As for the specifics of CITYROW’s reopening, it’s centered around a few components that keep in mind the safety of both clients and staff. Reduced capacity will be instilled in phase one, with classes holding less than 10 people per session. Knapp said studios opening in phase one will look to reorganize rooms in order to increase more space. Cleanliness, too, will be a top priority. Visitors will be asked to wipe their stations before and after sessions and additional time between classes will be created in order to allow a more deep cleaning, in common areas especially.

Cardio dance studio 305 Fitness will implement similar guidelines when it reopens. Its classes — which operate out of three Manhattan studios — benefit from social distancing due to participants’ not having to work with physical equipment.

While 305 Fitness was forced to furlough nearly all of its staff due to the COVID-19 pandemic, the crisis has forced the company to think differently during the quarantine.

In the interim, 305 Fitness has pivoted to digital means offering two daily free workouts through their YouTube channel. They’ve provided staff with resources for staffers to navigate unemployment and created a platform for team members to teach and monetize 305 Fitness classes from their own social media channels.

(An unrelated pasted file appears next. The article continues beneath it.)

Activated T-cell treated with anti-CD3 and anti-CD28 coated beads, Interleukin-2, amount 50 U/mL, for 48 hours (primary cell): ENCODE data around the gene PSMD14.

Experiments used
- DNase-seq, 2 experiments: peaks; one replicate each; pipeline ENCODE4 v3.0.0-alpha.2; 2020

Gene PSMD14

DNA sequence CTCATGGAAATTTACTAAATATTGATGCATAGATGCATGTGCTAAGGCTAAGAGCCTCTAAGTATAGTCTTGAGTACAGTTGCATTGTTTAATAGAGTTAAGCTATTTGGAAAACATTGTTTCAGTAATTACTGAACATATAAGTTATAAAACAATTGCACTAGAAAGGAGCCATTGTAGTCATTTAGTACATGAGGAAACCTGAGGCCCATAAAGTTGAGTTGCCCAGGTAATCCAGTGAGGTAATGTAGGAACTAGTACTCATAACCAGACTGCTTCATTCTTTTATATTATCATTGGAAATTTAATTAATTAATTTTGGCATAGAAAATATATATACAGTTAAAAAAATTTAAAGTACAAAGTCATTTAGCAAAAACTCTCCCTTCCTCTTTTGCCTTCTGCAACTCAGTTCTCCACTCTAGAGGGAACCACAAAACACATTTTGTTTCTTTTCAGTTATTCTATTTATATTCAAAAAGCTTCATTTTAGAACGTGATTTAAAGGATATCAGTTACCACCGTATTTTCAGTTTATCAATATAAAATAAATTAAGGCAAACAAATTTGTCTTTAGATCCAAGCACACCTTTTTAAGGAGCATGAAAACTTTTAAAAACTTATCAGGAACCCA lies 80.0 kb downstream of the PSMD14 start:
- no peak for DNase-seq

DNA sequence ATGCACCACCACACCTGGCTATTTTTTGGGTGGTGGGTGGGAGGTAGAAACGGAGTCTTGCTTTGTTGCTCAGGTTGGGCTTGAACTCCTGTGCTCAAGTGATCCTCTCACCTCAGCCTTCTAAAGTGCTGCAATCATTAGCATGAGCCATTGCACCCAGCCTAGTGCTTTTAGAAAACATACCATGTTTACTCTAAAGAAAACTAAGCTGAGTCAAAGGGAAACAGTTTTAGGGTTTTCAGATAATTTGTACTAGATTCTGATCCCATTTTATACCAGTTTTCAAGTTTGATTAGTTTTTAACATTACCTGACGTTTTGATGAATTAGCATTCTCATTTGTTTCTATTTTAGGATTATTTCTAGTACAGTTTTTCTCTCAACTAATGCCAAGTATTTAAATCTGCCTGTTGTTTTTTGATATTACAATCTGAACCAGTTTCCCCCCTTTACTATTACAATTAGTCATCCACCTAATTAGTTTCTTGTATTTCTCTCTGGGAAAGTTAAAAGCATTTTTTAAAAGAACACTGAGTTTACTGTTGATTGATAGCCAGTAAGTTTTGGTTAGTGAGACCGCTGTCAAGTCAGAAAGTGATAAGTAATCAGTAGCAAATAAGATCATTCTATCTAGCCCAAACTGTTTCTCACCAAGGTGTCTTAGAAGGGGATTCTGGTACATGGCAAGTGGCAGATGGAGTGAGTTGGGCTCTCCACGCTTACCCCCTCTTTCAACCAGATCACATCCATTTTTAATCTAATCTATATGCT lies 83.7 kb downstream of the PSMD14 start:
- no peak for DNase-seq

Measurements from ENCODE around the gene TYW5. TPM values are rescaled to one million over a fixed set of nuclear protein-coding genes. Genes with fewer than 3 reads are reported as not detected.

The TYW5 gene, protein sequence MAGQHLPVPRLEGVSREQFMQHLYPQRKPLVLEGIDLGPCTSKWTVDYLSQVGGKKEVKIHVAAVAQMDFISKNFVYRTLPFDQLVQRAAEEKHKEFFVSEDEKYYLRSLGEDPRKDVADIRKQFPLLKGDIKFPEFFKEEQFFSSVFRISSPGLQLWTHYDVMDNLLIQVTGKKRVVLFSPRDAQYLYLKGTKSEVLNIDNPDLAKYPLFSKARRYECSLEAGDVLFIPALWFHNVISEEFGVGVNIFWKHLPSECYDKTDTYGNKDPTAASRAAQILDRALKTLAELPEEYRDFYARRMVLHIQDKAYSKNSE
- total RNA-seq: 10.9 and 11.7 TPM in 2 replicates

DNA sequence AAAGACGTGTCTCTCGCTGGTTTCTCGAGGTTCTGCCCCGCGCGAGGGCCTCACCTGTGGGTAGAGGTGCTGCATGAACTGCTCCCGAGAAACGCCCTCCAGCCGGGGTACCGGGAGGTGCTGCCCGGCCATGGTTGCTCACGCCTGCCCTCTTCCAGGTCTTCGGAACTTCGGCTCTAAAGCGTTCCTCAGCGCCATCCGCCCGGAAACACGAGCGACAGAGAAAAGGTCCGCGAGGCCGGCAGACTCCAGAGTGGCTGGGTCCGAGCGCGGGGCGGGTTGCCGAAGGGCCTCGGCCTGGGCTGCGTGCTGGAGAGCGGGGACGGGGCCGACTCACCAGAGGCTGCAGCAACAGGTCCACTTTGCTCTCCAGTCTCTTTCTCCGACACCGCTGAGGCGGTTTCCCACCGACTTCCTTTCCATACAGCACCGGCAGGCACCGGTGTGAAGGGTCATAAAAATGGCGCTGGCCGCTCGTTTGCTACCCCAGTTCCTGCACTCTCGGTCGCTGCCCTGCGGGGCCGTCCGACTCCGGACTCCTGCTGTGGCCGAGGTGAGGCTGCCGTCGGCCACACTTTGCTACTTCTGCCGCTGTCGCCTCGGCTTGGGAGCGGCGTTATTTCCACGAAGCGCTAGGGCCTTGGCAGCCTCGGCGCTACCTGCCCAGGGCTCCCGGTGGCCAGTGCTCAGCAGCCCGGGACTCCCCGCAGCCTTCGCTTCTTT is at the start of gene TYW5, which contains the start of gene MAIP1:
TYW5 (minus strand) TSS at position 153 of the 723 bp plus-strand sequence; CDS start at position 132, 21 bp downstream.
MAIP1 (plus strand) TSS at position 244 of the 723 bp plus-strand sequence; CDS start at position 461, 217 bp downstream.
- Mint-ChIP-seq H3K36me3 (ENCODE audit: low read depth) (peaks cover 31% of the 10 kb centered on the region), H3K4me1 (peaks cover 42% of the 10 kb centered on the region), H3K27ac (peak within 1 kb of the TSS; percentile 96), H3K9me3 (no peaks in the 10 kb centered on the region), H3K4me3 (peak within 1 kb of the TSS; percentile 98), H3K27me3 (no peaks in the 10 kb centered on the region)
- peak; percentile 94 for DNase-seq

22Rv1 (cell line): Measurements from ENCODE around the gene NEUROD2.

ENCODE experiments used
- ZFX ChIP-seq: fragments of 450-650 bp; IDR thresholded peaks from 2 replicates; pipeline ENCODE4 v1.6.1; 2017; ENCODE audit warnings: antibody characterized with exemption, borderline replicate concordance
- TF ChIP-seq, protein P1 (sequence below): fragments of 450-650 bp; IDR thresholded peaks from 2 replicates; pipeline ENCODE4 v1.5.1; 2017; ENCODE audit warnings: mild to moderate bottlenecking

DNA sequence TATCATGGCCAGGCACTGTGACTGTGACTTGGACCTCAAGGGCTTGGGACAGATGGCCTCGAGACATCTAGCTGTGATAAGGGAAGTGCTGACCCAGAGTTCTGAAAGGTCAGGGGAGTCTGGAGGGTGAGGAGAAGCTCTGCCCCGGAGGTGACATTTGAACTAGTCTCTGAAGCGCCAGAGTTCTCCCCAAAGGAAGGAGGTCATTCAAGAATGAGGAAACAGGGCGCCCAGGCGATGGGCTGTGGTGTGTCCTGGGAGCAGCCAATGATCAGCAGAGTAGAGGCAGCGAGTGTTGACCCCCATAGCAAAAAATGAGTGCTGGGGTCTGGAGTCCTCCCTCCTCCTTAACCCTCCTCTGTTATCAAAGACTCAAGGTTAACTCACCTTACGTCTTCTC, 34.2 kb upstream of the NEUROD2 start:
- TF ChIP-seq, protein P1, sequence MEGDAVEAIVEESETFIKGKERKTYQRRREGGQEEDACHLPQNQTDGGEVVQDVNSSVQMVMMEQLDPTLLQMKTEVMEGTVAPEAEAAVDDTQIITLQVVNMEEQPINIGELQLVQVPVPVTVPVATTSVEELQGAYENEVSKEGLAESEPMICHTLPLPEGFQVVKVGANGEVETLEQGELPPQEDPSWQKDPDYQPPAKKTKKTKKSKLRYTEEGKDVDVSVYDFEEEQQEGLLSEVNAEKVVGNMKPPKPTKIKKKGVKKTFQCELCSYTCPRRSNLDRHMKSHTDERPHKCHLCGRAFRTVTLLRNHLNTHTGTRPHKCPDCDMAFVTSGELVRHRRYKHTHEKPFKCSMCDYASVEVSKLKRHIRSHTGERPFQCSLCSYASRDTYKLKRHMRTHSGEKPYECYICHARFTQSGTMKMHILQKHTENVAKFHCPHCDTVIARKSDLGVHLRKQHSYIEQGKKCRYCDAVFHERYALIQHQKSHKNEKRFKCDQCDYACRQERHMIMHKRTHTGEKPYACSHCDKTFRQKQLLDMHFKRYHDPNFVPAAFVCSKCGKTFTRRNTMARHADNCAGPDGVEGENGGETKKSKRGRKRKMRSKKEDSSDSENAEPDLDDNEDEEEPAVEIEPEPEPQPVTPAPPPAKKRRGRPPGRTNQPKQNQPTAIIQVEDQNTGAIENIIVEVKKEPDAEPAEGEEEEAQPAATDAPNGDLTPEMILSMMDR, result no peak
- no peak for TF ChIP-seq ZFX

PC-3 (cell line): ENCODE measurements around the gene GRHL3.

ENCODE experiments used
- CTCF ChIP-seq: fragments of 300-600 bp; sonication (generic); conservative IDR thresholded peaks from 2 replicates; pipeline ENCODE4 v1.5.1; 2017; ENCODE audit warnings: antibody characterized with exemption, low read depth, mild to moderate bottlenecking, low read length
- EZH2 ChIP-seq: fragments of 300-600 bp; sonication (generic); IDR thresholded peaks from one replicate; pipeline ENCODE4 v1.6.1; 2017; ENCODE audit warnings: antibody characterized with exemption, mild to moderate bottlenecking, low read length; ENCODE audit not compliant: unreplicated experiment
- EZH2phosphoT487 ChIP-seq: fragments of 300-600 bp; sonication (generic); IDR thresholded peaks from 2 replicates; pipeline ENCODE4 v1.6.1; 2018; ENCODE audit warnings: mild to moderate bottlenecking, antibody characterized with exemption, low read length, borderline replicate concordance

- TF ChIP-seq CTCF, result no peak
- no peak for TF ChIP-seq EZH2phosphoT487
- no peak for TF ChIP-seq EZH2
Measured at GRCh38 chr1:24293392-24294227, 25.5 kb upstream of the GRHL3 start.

“We have significantly scaled back company expenses and are pursuing federal assistance loans to support us during this time. We remain confident in our ability to reopen when all of this passes,” 305 Fitness COO Sam Karshenboym told Ladders in an email.

Another change that could be coming soon is the end of cancellation policies. At popular gyms like Equinox, canceling a class exercise in three hours or fewer results in a late strike. Three strikes in one-month results in being barred from making online reservations for one week. Knapp said CITYROW will rethink its canceling strategy, which was previously a 12-to-24-hour window. She expects to be “really lenient” if people cannot make a class due to not feeling well.

Like 305 Fitness, CITYROW has found ways to engage with clients through digital content. They’ve released live CITYROW classes each week, which amounts to 80 classes per week. In addition, the company has delivered free content on its social media channels, while it’s at-home rower features on-demand classes.

While some might be hesitant to jump right into their favorite workout classes physically, Knapp said others will be banging on the doors. Either way, she’s eager to see everyone again.

“What I’m confident in saying is, when it is time for us to reopen — when you’re ready, we’re ready,” she said. “But we’re not ready.”

Kyle Schnitzer is a staff reporter at Ladders.